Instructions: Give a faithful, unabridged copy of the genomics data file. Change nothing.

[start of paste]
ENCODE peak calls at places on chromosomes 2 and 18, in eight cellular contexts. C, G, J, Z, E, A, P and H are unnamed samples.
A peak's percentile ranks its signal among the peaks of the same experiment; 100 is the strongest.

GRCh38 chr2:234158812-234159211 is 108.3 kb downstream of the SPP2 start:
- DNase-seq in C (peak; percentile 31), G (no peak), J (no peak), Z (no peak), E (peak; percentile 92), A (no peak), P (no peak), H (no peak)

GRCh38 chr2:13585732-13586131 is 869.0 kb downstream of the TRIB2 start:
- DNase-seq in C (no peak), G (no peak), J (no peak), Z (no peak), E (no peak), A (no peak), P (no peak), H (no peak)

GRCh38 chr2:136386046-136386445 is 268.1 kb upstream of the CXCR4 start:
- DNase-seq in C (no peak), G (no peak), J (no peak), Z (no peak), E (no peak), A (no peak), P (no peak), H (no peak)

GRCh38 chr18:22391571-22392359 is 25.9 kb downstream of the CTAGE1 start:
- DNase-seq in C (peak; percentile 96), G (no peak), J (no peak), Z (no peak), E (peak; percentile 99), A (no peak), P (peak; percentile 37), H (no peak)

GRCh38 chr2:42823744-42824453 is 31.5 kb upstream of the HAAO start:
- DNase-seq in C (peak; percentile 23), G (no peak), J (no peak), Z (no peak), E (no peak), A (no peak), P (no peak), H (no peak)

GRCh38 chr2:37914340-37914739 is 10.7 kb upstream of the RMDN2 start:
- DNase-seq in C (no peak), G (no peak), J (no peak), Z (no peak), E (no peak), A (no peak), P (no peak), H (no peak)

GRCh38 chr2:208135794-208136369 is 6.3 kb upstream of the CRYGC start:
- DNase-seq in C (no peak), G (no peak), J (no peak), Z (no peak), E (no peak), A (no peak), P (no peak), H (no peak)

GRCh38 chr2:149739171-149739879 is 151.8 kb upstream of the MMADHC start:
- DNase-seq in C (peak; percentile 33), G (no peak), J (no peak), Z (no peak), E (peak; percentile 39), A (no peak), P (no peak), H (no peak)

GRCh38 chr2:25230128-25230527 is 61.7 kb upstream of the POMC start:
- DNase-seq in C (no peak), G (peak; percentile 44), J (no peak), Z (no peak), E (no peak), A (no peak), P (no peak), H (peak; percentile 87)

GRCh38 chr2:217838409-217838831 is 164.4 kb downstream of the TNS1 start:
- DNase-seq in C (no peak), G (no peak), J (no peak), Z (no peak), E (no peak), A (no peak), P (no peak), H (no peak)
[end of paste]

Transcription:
ENCODE peak calls at places on chromosomes 2 and 18, in eight cellular contexts. C, G, J, Z, E, A, P and H are unnamed samples.
A peak's percentile ranks its signal among the peaks of the same experiment; 100 is the strongest.

GRCh38 chr2:234158812-234159211 is 108.3 kb downstream of the SPP2 start:
- DNase-seq in C (peak; percentile 31), G (no peak), J (no peak), Z (no peak), E (peak; percentile 92), A (no peak), P (no peak), H (no peak)

GRCh38 chr2:13585732-13586131 is 869.0 kb downstream of the TRIB2 start:
- DNase-seq in C (no peak), G (no peak), J (no peak), Z (no peak), E (no peak), A (no peak), P (no peak), H (no peak)

GRCh38 chr2:136386046-136386445 is 268.1 kb upstream of the CXCR4 start:
- DNase-seq in C (no peak), G (no peak), J (no peak), Z (no peak), E (no peak), A (no peak), P (no peak), H (no peak)

GRCh38 chr18:22391571-22392359 is 25.9 kb downstream of the CTAGE1 start:
- DNase-seq in C (peak; percentile 96), G (no peak), J (no peak), Z (no peak), E (peak; percentile 99), A (no peak), P (peak; percentile 37), H (no peak)

GRCh38 chr2:42823744-42824453 is 31.5 kb upstream of the HAAO start:
- DNase-seq in C (peak; percentile 23), G (no peak), J (no peak), Z (no peak), E (no peak), A (no peak), P (no peak), H (no peak)

GRCh38 chr2:37914340-37914739 is 10.7 kb upstream of the RMDN2 start:
- DNase-seq in C (no peak), G (no peak), J (no peak), Z (no peak), E (no peak), A (no peak), P (no peak), H (no peak)

GRCh38 chr2:208135794-208136369 is 6.3 kb upstream of the CRYGC start:
- DNase-seq in C (no peak), G (no peak), J (no peak), Z (no peak), E (no peak), A (no peak), P (no peak), H (no peak)

GRCh38 chr2:149739171-149739879 is 151.8 kb upstream of the MMADHC start:
- DNase-seq in C (peak; percentile 33), G (no peak), J (no peak), Z (no peak), E (peak; percentile 39), A (no peak), P (no peak), H (no peak)

GRCh38 chr2:25230128-25230527 is 61.7 kb upstream of the POMC start:
- DNase-seq in C (no peak), G (peak; percentile 44), J (no peak), Z (no peak), E (no peak), A (no peak), P (no peak), H (peak; percentile 87)

GRCh38 chr2:217838409-217838831 is 164.4 kb downstream of the TNS1 start:
- DNase-seq in C (no peak), G (no peak), J (no peak), Z (no peak), E (no peak), A (no peak), P (no peak), H (no peak)